A very pertinent comment came from ex-F1 and now-WEC driver Alexander Wurz on the subject: “It shall remain our free right of expression”. It is one of the few things that a driver can control. Fernando Alonso traditionally has yellow and blue on his helmet, the colors of Oviedo, his hometown. Others all have certain symbols and messages that are important to them and them alone.

But for some races, they will want to make a change. Home grands prix and special events such as Monaco are particularly popular for drivers who want to make alterations to their design. Kimi Raikkonen famously ran with a James Hunt design on his helmet in Monaco a few years ago, whilst Romain Grosjean less famously paid tribute to actor Matt Le Blanc with his helmet in Austin last year. Again though, it is their freedom of expression.

It is strange that issues such as these sit on the agenda list. In reality, it is such a menial and minor thing that it shouldn’t even come into the F1 Commission’s remit or sphere. The task is to improve the show and to make F1 a generally better sport. It certainly needs improving, but fans will be more deterred from going to a race by extortionate ticket prices than the fact that their favorite driver might have a different helmet.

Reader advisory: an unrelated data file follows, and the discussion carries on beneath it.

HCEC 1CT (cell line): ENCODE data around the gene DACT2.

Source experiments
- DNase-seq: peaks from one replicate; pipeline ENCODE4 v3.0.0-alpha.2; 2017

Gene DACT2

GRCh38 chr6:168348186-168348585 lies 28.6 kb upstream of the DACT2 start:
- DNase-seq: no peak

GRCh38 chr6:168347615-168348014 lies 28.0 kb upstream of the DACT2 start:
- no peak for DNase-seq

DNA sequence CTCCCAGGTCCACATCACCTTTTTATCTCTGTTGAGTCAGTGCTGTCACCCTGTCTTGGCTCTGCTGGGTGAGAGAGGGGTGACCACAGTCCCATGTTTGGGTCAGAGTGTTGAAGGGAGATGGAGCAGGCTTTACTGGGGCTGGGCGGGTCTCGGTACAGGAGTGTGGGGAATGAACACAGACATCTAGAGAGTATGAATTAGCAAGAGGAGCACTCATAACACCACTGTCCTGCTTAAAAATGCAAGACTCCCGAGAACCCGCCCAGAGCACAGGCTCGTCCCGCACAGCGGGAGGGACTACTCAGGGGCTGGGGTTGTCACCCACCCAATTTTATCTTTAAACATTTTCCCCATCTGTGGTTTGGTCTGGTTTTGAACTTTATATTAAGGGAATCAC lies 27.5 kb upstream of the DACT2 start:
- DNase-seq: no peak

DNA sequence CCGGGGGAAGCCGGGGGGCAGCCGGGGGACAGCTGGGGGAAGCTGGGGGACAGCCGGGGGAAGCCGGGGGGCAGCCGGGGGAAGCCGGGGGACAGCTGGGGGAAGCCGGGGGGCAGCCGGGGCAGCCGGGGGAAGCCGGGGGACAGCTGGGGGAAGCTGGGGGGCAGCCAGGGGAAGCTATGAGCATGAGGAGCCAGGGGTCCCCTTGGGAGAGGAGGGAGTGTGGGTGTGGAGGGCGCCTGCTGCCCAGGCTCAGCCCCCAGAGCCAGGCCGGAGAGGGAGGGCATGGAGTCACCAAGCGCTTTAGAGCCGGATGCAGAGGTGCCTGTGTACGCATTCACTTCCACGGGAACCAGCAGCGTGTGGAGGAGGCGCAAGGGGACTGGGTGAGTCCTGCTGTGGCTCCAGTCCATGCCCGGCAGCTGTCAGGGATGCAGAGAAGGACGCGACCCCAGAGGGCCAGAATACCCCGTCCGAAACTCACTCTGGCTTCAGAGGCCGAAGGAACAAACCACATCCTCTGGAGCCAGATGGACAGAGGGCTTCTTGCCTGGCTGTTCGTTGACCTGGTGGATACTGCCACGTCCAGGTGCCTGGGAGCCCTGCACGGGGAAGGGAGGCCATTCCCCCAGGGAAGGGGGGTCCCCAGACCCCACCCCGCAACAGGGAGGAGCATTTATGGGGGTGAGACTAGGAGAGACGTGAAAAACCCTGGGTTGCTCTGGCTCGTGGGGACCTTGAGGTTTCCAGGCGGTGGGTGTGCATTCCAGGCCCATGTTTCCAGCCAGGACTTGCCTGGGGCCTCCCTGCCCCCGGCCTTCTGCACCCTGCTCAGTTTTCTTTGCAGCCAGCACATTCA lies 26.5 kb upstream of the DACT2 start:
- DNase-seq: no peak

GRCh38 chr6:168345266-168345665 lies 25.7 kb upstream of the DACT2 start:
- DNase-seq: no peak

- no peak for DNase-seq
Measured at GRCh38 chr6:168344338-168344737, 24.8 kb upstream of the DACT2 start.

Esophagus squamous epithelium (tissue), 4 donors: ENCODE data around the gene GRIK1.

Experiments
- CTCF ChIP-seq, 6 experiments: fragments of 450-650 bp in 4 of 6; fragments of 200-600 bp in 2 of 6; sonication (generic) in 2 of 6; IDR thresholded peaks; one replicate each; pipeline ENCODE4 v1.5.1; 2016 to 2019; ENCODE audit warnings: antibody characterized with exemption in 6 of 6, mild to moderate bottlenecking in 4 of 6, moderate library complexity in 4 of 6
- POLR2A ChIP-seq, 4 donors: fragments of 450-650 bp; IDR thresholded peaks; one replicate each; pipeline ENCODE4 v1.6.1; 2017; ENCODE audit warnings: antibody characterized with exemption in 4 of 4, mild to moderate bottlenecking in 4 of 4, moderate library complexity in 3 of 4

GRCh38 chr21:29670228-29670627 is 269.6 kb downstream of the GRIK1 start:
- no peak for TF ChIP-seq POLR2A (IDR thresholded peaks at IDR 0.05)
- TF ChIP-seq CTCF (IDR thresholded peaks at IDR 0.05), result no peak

Yet again, F1 appears to have missed the point. Double points was another example of a storm in a teacup: a measure that was introduced as a knee-jerk response to a problem that was not fully explained or explored.

The fact that drivers are changing helmet design every other race is neither here nor there if we are to look at the big picture: it just is what it is. It doesn’t deter fans’ enjoyment of the sport; it’s merely something the cynics will moan about because they need something to slate.

After all, there’s no need to make mountains out of molehills. F1 should focus on the actual problems at hand and try to make real progress in improving the sport, instead of picking on the minor annoyances that we can quite easily live and race with.

Beta Motorcycles joins SuperMotocross in 2024, Benny Bloss named first factory rider

Beta Motorcycles 2024 Bloss
Beta Motorcycles